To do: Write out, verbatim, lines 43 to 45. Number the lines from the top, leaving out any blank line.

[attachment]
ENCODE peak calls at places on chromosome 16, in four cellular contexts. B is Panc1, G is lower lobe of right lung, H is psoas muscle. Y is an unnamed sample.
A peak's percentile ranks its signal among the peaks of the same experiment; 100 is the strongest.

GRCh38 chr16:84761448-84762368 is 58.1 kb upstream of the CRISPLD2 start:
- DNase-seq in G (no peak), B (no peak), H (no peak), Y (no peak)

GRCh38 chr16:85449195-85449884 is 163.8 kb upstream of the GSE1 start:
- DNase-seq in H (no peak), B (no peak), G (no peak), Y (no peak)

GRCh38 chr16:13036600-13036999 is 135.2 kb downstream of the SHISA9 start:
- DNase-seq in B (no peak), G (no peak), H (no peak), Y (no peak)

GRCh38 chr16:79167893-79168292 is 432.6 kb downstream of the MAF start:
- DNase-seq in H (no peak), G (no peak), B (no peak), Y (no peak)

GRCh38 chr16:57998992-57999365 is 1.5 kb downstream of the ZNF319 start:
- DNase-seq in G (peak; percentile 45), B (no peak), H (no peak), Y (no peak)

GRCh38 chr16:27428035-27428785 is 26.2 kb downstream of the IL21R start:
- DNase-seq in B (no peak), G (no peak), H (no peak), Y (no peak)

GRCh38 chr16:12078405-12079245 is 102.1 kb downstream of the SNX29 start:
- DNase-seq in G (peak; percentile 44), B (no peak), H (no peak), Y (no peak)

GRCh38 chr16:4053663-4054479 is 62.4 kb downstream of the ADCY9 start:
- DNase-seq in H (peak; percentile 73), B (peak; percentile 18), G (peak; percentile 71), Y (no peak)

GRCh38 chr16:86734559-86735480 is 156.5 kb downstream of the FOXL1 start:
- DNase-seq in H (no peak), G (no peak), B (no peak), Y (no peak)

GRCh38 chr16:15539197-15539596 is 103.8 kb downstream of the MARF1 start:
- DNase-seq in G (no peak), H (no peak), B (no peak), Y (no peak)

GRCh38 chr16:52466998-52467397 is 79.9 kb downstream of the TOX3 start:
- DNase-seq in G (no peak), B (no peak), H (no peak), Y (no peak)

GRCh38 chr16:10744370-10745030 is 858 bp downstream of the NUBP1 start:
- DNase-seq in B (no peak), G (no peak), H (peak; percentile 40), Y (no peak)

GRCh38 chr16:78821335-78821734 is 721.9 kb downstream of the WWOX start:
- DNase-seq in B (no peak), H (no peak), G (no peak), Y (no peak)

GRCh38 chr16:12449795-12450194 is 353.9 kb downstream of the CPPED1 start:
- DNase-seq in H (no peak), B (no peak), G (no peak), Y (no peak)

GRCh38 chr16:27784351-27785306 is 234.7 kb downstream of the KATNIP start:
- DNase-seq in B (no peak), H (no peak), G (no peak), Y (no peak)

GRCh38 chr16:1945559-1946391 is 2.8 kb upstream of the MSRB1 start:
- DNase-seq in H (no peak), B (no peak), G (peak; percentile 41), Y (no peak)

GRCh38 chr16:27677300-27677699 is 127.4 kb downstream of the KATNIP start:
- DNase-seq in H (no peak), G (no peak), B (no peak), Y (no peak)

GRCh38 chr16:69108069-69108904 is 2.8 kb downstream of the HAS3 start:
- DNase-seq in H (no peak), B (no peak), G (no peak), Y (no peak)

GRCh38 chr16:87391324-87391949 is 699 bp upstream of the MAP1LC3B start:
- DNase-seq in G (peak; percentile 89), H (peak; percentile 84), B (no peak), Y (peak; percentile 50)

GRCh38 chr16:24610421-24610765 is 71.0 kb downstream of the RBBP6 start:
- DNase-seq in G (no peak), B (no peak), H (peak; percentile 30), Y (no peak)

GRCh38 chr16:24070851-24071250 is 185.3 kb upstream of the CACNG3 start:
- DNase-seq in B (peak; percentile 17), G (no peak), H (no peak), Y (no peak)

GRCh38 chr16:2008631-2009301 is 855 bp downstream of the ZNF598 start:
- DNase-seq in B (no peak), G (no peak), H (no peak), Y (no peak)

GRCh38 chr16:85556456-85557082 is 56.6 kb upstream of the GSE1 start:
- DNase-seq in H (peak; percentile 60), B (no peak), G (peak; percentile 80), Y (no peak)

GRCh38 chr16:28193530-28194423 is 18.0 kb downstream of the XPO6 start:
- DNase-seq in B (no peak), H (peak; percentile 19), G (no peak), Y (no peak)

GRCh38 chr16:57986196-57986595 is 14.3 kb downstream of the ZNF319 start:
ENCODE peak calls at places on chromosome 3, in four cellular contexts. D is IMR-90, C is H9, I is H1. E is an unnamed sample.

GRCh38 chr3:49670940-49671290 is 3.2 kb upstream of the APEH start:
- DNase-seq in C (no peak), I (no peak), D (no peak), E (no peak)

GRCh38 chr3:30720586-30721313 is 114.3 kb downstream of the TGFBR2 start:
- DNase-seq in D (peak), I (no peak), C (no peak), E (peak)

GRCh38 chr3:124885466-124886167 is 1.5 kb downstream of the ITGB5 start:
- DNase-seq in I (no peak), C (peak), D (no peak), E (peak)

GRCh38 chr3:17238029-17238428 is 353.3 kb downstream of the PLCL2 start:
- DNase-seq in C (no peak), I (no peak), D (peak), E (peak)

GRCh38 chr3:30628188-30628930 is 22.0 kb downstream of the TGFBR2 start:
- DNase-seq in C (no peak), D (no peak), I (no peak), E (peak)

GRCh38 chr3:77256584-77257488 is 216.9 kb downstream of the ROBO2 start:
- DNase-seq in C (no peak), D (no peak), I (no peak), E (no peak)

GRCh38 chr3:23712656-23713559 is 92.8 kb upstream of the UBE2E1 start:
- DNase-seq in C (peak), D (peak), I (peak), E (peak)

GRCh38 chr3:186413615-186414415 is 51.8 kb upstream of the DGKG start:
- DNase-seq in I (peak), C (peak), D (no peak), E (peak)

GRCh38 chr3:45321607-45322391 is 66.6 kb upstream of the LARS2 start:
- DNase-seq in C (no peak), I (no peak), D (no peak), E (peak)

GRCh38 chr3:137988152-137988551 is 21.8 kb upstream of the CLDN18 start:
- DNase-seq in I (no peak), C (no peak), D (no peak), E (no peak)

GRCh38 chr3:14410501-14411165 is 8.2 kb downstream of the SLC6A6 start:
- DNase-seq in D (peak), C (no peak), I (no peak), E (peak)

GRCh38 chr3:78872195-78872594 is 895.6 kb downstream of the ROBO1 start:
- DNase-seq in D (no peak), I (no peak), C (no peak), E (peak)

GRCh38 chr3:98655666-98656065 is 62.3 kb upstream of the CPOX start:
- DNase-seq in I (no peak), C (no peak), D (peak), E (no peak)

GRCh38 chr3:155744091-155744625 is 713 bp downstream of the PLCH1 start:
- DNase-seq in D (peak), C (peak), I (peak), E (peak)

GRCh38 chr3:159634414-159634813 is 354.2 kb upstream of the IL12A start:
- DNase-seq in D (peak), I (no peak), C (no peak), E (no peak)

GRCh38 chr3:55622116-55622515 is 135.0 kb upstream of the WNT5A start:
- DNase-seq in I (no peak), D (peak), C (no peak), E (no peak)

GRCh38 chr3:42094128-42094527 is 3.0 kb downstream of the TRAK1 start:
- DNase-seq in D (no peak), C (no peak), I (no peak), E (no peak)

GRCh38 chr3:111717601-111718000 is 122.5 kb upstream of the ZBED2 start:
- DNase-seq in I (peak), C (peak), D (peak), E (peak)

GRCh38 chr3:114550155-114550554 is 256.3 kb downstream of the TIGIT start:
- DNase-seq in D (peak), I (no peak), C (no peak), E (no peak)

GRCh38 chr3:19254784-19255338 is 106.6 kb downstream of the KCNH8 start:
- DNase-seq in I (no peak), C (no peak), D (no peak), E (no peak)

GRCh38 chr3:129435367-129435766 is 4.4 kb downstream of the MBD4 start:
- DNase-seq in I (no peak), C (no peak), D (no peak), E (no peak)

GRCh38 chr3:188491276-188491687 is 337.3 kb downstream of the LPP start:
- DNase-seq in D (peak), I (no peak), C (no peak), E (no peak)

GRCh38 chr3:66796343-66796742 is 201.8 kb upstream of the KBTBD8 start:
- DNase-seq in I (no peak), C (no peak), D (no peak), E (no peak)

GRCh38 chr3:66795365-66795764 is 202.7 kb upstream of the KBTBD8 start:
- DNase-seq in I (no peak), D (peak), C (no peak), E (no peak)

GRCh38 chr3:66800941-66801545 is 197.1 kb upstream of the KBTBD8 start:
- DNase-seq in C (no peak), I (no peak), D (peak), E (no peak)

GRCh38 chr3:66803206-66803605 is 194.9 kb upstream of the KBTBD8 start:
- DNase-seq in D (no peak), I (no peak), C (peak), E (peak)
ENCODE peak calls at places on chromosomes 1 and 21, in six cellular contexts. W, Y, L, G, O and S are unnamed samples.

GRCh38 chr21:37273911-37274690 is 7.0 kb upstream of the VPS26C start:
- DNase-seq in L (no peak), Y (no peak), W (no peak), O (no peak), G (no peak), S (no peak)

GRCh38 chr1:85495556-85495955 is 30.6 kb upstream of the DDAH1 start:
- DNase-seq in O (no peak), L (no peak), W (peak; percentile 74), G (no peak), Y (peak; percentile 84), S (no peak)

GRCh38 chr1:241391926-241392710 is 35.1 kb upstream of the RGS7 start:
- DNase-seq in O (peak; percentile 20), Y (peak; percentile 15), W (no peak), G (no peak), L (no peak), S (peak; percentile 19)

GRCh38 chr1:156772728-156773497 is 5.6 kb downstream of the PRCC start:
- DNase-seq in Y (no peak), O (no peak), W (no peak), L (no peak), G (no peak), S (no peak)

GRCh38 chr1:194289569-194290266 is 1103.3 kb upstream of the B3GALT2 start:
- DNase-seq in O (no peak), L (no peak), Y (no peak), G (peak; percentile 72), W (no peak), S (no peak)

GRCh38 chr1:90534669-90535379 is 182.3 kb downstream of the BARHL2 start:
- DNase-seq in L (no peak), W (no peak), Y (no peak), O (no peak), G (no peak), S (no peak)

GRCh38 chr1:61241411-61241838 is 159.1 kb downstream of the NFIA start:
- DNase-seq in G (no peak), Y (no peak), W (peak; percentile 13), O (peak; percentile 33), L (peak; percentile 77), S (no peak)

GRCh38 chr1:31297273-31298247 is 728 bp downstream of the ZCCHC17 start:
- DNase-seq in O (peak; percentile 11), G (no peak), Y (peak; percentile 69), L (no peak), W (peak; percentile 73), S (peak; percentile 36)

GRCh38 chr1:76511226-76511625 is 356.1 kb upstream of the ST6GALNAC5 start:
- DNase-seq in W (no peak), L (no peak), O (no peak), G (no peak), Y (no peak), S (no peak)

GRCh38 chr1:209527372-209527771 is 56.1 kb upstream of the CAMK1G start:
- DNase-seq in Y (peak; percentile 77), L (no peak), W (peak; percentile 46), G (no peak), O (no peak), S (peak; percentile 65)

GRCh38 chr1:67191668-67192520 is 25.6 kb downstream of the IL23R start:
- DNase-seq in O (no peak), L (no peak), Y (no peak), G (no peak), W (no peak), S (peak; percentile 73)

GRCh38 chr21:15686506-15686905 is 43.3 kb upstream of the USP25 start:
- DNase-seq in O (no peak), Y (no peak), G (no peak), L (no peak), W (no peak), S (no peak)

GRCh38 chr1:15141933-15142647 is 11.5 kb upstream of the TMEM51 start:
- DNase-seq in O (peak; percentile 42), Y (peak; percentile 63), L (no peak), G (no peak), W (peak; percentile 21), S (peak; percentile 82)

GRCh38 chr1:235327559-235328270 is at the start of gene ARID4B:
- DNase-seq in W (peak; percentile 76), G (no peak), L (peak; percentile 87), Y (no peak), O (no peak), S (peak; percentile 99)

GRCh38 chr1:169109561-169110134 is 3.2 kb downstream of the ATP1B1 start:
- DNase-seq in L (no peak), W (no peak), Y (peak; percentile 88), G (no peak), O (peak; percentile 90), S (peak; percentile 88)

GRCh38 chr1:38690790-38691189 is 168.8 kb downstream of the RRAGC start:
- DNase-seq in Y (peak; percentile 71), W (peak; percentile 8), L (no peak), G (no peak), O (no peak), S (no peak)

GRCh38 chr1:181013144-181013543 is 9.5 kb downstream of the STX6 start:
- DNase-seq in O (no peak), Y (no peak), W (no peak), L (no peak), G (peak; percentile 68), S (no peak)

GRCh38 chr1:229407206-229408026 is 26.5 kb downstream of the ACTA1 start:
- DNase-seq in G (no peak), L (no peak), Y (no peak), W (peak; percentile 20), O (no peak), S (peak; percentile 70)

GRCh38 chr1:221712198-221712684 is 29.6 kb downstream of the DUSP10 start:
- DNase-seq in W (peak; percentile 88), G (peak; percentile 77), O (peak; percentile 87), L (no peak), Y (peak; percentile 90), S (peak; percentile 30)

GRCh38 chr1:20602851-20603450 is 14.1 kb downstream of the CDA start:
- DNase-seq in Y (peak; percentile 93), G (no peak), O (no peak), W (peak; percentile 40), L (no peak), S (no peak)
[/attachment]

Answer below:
GRCh38 chr16:24070851-24071250 is 185.3 kb upstream of the CACNG3 start:
- DNase-seq in B (peak; percentile 17), G (no peak), H (no peak), Y (no peak)

GRCh38 chr16:2008631-2009301 is 855 bp downstream of the ZNF598 start: